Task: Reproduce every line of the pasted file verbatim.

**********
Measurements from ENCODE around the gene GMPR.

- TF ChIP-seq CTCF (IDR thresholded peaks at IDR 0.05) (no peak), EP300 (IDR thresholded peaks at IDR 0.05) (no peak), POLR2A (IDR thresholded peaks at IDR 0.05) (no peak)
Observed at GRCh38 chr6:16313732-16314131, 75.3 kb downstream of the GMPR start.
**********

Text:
Measurements from ENCODE around the gene GMPR.

- TF ChIP-seq CTCF (IDR thresholded peaks at IDR 0.05) (no peak), EP300 (IDR thresholded peaks at IDR 0.05) (no peak), POLR2A (IDR thresholded peaks at IDR 0.05) (no peak)
Observed at GRCh38 chr6:16313732-16314131, 75.3 kb downstream of the GMPR start.